At the fourth annual GPU Hackathon at Princeton held in June, experts from NVIDIA, Princeton, Oak Ridge National Laboratory, Boston College and the Institute of Electrical and Electronics Engineers worked with scientists to help them speed up their code.
One of the most powerful tools in scientific computing comes from one of the least expected places. Originally built to render graphics for video games, the graphics processing unit, or GPU, has emerged in recent years as a key hardware accelerator for a wide range of scientific research projects from modeling supernovae to finding patterns in texts used by social scientists to filtering the vast amounts of data collected by the Large Hadron Collider.
Since 2019, Princeton has helped promote the use of GPUs to accelerate academic research by hosting GPU Hackathons. Run in collaboration with the OpenACC organization, these multi-day events are open to all researchers and developers and help teams of scientists optimize their research code for GPUs by coupling them with experienced programming experts. At Princeton's fourth annual GPU Hackathon held in June, eight teams of researchers including Arizona State University, Prairie View A&M University, University of Cincinnati, and Johns Hopkins University, spent four days working with pairs of mentors learning how to make their software run much more quickly.
"They all saw performance gains and increased their knowledge of GPU computing," says Jonathan Halverson, the Research Software and Computing Training Lead with the Princeton Institute for Computational Science & Engineering (PICSciE) who helped organize this year's event.
"We'd like to see more applicants," he says. "It's an incredibly valuable resource. It's free, and you basically get two experts who are willing to devote themselves to improving your code."
Synergizing to see what's possible
Since the 1970s, video arcade games and home consoles have relied on specialized hardware to handle the computationally expensive task of rendering graphics in real time. This hardware often existed as a separate component from the machine's central processing unit, or CPU. As 3D games became popular in the 1990s, demand rose for more realistic lighting, shadows, waves, explosions, and other effects, and the technology began to develop rapidly. NVIDIA first popularized the term "graphics processing unit" in 1999, with the launch of its GeForce 256, which marked a major leap in graphics performance for PCs.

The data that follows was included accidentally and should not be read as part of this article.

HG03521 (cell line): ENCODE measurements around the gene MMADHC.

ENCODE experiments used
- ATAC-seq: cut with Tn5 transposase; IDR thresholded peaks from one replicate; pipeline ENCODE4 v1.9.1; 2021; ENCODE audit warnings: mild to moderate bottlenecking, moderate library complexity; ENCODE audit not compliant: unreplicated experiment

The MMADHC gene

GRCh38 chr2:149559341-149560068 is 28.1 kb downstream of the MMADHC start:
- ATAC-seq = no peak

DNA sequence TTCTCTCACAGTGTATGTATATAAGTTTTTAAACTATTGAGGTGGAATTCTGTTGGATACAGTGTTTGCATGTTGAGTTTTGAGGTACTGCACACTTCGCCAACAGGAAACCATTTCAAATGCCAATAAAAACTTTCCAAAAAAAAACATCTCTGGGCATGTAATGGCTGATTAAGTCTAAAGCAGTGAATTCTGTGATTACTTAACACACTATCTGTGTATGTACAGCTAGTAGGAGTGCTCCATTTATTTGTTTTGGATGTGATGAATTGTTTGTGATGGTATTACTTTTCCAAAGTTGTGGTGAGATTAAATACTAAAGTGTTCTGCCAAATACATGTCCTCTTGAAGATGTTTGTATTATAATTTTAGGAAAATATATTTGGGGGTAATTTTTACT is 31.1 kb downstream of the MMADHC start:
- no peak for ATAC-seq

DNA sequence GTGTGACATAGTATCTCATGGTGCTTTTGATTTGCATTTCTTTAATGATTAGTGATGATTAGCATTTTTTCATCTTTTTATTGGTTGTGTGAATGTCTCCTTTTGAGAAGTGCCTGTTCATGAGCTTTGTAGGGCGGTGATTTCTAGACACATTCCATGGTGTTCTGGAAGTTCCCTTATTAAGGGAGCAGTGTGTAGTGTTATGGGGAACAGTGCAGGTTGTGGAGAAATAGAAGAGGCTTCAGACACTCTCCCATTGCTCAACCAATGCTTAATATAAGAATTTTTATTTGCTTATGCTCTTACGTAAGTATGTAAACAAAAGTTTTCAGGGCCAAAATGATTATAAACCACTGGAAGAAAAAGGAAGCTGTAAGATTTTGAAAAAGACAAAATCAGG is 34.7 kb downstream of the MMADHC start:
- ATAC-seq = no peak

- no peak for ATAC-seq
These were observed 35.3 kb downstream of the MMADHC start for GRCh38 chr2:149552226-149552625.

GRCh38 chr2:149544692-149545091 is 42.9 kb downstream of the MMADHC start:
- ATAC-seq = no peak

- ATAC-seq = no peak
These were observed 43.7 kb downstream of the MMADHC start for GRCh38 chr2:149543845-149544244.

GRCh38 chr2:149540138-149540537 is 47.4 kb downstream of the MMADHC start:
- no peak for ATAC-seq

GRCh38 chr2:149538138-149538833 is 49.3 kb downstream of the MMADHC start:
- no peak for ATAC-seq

The big advantage that GPUs have over CPUs is their ability to perform parallel processing. Most modern home computers have CPUs with at least four processor cores, and higher-end desktops can have 20 or more. Under normal circumstances, each core can perform one task at a time.
Modern GPUs, by comparison, have thousands of cores. These processors are far less complex than those found in CPUs, but their sheer number allows GPUs to swiftly render graphics by running thousands of calculations at once.
Michael Sokoloff, an experimental particle physicist at the University of Cincinnati was one of the five members of Team GooFit, which sought to optimize a tool for measuring the scattering of subatomic particles. With mentoring from an NVIDIA engineer with an extensive background in quantum field theory, the team overcame a long-standing problem with memory allocation and got their code to run twice as fast.
"The GPU hackathon was extraordinarily valuable for all of us on Team GooFit," says Sokloff. "We’ve already already recommended the hackathon for another GPU project we are working on."